Works of bamboo painting, usually in ink, are a recognized motif or subgenre of East Asian painting. In a work of bamboo painting in ink, a skilled artist and calligrapher will paint a bamboo stalk or group of stalks with leaves. The contrast between the foreground and background, and between the varying textures represented by the stalks and the leaves, gave scope to the painter to demonstrate his or her mastery with an inkpot and a brush.
The bamboo painter often inscribes a poem that accompanies the painting and further elucidates the motif. The poem is often an integral part of the work as a whole. A viewer of the work can compare the calligraphy of the poem with the calligraphy of the painting, as both are typically inscribed with the same brush and reflect a similar mood and state of awareness.
A standard primer on classical East Asian bamboo painting is Hu Zhengyan's "Ten Bamboo Studio Manual of Painting and Calligraphy" (1633). Because of the volume of bamboo works painted over time, the production of a work of ink bamboo became one of the standard subjects to which an East Asian student could be set in a competitive examination.
From the days of their common origin, Chinese painting and Chinese writing have been allied arts. They use the same equipment and share aims, techniques, and standards. Ever since the beginning, bamboo has been written and also been painted in the same manner, in other words, a work depicting bamboo is both a painting and a piece of calligraphy. There are so-called “bamboo painters” who all their lives paint only bamboo. The bamboo is strong, upright, and dependable. He may bend with the wind, the storm and the rain, but he never breaks. He is a true gentleman of courage and endurance (Ju 1989).
The first principle of bamboo composition is, the four parts of the plant should be considered in the following order: stem, knot, branches and leaves. If the basic rule is not followed, time and effort will be wasted and the picture will never be completed.” This is the beginning of the early Book of Bamboo, a part of the Mustard Seed Garden manual of painting which was prepared and published by Chinese master in the year 1701 A.D. No bamboo painting is a photographic copy of some bamboo at some particular place, seen from a particular angle; instead it is a suggestion of the true essence of the bamboo, an expression of the qualities of a true Chinese gentleman, whom the bamboo symbolizes (Ju 1989).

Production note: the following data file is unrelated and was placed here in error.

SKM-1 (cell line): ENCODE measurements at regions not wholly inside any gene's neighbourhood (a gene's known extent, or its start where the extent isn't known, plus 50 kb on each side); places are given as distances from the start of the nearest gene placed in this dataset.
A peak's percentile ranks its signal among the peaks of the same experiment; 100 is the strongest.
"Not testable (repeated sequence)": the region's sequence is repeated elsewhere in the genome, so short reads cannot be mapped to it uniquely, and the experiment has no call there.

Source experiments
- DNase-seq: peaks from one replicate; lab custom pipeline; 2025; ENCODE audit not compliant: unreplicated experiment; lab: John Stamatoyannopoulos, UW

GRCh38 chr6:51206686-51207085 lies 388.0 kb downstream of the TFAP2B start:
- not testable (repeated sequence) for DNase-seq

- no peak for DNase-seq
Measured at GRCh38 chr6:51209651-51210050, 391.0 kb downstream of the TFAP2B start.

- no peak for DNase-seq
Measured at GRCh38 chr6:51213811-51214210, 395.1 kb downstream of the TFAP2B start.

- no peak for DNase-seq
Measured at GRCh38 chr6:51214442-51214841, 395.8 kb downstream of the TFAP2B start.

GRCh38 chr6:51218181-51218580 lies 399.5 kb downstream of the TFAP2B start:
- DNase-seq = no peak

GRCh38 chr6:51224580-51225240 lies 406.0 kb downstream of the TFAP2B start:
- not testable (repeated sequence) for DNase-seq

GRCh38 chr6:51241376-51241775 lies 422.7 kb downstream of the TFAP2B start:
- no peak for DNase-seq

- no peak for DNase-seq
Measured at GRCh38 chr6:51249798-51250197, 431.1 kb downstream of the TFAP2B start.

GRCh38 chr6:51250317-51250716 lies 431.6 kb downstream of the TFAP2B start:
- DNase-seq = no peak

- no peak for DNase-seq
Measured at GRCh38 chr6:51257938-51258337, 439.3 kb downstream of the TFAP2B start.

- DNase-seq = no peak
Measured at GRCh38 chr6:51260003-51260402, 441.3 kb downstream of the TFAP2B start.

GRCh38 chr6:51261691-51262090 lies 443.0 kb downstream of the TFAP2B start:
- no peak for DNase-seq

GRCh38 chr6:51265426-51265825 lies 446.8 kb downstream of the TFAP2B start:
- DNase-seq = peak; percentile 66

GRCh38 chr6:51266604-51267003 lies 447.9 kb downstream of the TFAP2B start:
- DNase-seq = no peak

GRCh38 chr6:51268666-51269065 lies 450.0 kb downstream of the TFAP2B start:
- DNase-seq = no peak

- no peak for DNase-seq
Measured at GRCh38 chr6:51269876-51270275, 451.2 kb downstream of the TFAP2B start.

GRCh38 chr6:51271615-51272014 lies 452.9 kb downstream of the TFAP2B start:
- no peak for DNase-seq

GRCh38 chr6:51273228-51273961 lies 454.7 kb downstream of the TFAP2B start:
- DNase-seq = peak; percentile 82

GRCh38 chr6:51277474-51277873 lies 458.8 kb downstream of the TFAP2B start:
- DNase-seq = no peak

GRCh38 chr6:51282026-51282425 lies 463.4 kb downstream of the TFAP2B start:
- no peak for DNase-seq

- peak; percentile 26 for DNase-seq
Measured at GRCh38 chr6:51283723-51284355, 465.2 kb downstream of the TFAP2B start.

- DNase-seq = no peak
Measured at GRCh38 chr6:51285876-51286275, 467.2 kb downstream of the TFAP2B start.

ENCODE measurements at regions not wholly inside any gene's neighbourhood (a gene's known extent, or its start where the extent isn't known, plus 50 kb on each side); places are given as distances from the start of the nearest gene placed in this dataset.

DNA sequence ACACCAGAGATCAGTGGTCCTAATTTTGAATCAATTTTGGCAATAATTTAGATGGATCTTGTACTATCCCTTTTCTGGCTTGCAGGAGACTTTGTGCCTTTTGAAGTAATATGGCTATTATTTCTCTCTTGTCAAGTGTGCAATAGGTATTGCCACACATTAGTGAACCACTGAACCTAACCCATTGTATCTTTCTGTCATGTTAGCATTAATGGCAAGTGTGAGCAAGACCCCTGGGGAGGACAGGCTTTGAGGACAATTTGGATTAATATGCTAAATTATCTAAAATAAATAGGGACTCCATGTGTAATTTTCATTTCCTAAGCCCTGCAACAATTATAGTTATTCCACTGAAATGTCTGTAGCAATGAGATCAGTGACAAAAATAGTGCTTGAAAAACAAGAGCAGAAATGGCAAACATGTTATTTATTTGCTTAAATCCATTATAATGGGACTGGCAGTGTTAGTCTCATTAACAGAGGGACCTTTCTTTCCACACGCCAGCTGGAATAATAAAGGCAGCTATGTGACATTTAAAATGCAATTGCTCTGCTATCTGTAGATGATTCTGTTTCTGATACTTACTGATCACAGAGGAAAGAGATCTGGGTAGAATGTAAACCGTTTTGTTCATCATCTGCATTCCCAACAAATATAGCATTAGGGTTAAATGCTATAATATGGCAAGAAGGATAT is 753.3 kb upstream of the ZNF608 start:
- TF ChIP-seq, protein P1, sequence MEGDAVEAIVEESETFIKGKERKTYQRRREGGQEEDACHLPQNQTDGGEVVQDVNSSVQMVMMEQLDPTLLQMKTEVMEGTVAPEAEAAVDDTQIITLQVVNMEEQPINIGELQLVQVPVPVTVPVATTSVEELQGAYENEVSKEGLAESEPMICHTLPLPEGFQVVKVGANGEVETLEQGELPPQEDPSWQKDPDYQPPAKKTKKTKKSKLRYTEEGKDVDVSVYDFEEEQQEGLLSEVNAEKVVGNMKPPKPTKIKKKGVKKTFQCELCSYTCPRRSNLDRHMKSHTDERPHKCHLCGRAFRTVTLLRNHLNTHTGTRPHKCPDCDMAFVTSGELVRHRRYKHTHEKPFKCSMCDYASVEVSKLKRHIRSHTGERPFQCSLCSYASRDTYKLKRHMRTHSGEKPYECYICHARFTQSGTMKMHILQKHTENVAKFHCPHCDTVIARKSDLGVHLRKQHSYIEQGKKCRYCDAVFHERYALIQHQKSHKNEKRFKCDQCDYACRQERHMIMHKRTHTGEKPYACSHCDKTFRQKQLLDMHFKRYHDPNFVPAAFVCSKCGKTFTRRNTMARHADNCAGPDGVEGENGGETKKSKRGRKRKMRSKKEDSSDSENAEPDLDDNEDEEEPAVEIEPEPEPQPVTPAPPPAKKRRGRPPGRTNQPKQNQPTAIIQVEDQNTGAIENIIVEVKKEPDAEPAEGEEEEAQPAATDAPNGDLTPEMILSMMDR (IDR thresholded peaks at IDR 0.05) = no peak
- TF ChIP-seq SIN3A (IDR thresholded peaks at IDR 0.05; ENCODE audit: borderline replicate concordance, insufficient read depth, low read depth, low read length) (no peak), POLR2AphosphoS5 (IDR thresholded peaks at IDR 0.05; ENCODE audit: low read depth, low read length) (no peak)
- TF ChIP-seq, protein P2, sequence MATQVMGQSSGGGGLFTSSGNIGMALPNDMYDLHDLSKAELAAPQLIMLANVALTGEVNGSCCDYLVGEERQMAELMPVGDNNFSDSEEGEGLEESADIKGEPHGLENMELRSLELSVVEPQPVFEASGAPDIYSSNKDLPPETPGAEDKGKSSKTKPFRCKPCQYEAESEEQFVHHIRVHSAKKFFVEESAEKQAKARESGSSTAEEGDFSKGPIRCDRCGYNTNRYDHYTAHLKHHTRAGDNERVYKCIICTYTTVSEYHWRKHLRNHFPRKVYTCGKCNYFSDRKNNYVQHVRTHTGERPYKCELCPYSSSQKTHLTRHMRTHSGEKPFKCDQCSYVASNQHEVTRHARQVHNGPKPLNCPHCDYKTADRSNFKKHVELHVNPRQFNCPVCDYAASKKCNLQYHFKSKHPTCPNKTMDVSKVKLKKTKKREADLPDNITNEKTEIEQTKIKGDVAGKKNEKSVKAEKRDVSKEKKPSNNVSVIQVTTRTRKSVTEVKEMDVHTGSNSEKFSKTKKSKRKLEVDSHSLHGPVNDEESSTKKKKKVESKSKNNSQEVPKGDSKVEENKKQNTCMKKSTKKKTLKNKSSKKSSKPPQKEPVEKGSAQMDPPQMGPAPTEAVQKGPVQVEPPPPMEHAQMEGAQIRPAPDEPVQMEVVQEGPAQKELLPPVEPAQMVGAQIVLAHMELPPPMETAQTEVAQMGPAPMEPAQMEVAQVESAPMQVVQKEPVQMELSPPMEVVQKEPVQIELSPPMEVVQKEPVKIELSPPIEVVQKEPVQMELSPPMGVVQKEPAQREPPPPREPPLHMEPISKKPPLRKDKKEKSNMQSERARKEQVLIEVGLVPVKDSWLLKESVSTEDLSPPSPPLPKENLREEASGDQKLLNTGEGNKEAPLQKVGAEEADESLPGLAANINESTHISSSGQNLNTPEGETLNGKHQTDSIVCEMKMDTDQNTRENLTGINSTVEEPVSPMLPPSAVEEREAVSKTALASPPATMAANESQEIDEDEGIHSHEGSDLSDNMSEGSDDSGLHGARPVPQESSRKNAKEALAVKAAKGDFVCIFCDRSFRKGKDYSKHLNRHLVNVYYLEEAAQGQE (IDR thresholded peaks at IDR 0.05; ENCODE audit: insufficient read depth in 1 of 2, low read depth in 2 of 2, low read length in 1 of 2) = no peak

The bamboo plant came under close observation by many Asians because of its persistence and vegetative productivity. The plant was especially appreciated by men and women educated in the tradition of Confucius. It came to be seen as an exemplar of moral force, and appreciating the bamboo was seen as an act of self-cultivation. It was said of the ink bamboo painter Wen Tong that "there are whole bamboos in his heart" (胸有成竹).
Bamboo is not exclusive to the Four Noble Kind group. It also belongs to a distinct group where it openly fraternizes with pine trees and plum blossoms. Collectively, they are called the Three Friends of Winter because bamboo and pine do not wither on winter days and the plum blossoms starts blooming during the cold season.
Bamboo also exhibits a certain visual appeal on educated people because its silhouette cast by either the sun or moon on the paper windows of a Chinese house produced a poetic effect. Its straight stalk was the symbol of the sage, in that adversity could always bend it but it could never break it. The inner region of the bamboo stalk symbolizes the void that must be established in one's mind before thinking of useful ideas. To put it in simpler terms, one should always have clarity of mind when dealing with things to avoid chaos and to achieve desired results.
On the technical area, one needed to be an expert with the brush in order to execute perfectly cylindrical, smooth and hard internodes, and thin, translucid, nervous leaves placed in various perspectives. One should also have a keen talent in identifying where to place dark tones and light tones in the painting.
These characteristics are enough to validate that bamboo is a complete subject because it portrays lasting values one needed to get on with life and it commands a truly talented painter to create varying tones that never repeat.
Bamboo and Stone (竹石圖) by Guan Daosheng
Ink Bamboo (墨竹圖) by Wang Fu
Ink Bamboo (墨竹圖) by Gu An
Twin Bamboo (雙竹圖) by Ke Jiusi
Bamboo in Wind (風竹圖) by Xia Chang
Buhot, Jean, "Chinese and Japanese Art"
Ju, I-Hsiung. The Book of Bamboo. Art Farm Gallery. 1989
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